(13.) The ministry is a glorious work, 2 Corinthians 4:5. What higher honour is there on earth than to make known a Redeemer? What pleasure more exquisite can there be than to speak of pardon to the guilty?. What greater comfort than to go to the afflicted and bind up their hearts; to pour the balm of peace into the wounded spirit, and to sustain and cheer the dying? The ministry has its own consolations amidst all its trials; its own honour amidst the contempt and scorn with which it is often viewed by the world.

(14.) The situation of man would have been dreadful and awful had it not been for the light which is imparted by revelation, and by the Holy Spirit, 2 Corinthians 4:6. Man would have ever remained like the dark night, before God said "Let there be light;" and his condition would have been thick darkness, where not a ray of light would have beamed on his benighted way. Some idea of what this was, and would have continued to be, we have now in the heathen world, where thick darkness reigns over nations, though it has been somewhat broken in upon by the dim light which tradition has diffused there.

(15.) God has power to impart light to the most dark and benighted mind. There is no one to whom he cannot reveal himself and make his truth known, 2 Corinthians 4:6. With as much ease as he commanded light to shine out of darkness at first can he command the pure light of truth to shine on the minds of men; and on minds most beclouded by sin he can cause the Sun of Righteousness to shine with healing in his beams.

(16.) We should implore the enlightening influence of the Spirit of truth, 2 Corinthians 4:6. If God is the source of light, we should seek it at his hands. Nothing to man is so valuable as the light of truth; nothing of so much worth as the knowledge of the true God; and with the deepest solicitude, and the most fervent prayer, should we seek the enlightening influences of his Spirit, and the guidance of his grace.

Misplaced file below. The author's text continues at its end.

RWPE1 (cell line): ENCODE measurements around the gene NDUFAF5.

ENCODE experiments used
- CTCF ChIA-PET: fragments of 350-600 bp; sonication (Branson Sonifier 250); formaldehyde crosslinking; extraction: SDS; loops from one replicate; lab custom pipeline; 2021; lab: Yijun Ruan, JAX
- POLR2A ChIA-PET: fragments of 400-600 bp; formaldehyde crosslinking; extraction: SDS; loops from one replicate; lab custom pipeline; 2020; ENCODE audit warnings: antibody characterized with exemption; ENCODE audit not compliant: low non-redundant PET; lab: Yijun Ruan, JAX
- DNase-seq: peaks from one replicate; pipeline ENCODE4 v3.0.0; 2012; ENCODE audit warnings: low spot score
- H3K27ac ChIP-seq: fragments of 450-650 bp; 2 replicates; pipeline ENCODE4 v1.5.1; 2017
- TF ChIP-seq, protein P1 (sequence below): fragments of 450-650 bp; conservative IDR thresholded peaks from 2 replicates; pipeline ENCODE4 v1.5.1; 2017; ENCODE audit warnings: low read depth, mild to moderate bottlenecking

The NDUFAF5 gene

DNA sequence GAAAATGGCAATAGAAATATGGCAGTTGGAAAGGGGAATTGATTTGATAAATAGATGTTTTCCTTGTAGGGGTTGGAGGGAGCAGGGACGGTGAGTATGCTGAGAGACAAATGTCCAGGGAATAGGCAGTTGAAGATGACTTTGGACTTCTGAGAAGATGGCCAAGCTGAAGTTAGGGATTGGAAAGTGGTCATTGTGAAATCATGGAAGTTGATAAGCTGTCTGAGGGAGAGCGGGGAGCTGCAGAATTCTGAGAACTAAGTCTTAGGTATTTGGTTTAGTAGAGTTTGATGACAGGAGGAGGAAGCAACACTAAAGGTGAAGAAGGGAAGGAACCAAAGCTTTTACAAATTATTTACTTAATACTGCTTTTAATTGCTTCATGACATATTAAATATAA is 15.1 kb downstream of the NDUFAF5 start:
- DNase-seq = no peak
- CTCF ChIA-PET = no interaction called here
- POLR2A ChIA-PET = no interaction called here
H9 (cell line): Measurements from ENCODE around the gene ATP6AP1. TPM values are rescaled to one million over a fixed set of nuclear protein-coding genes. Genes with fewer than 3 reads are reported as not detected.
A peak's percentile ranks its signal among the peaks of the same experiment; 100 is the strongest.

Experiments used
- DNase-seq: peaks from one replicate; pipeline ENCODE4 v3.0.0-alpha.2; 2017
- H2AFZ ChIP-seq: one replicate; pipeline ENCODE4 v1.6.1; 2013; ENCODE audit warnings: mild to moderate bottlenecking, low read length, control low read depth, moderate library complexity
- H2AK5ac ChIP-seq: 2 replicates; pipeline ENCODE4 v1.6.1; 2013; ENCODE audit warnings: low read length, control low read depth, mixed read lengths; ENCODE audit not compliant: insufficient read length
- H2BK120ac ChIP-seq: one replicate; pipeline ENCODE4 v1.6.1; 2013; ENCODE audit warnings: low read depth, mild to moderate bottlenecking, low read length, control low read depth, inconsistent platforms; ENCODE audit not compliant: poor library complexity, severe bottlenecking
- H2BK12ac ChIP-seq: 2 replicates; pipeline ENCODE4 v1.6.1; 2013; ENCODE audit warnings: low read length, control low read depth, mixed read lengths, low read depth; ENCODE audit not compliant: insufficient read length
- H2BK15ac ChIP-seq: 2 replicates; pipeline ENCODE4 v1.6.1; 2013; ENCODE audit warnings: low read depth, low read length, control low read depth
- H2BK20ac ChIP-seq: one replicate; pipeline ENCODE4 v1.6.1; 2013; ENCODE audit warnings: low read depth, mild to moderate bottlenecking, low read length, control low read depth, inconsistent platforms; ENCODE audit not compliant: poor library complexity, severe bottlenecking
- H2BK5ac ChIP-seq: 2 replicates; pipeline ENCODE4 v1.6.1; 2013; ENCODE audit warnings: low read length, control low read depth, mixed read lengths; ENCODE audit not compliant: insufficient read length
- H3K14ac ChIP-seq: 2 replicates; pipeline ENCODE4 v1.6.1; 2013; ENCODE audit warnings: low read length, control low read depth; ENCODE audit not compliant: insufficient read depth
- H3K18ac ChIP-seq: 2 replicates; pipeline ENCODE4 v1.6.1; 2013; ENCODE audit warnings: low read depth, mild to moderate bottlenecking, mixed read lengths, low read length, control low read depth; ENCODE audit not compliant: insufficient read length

(17.) There is no true knowledge of God except that which shines in the face of Jesus Christ, 2 Corinthians 4:6. He came to make known the true God. He is the exact image of God. He resembles him in all things. And he who does not love the character of Jesus Christ, therefore, does not love the character of God. He who does not seek to be like Jesus Christ, does not desire to be like God. He who does not bear the image of the Redeemer, does not bear the image of God. To be a moral man merely, therefore, is not to be like God. To be amiable and honest, merely, is not to be like God. Jesus Christ, the image of God, was more than this. He was religious. He was holy. He was, as a man, a man of prayer, and filled with the love of God, and was always submissive to his holy will. He sought his honour and glory; and he made it the great purpose of his life and death to make known his existence, perfections, and name. To imitate him in this, is to have the knowledge of the glory of God; and no man is like God who does not bear the image of the Redeemer. No man is like God, therefore, who is not a Christian. Of course, no man can be prepared for heaven who is not a friend and follower of Jesus Christ.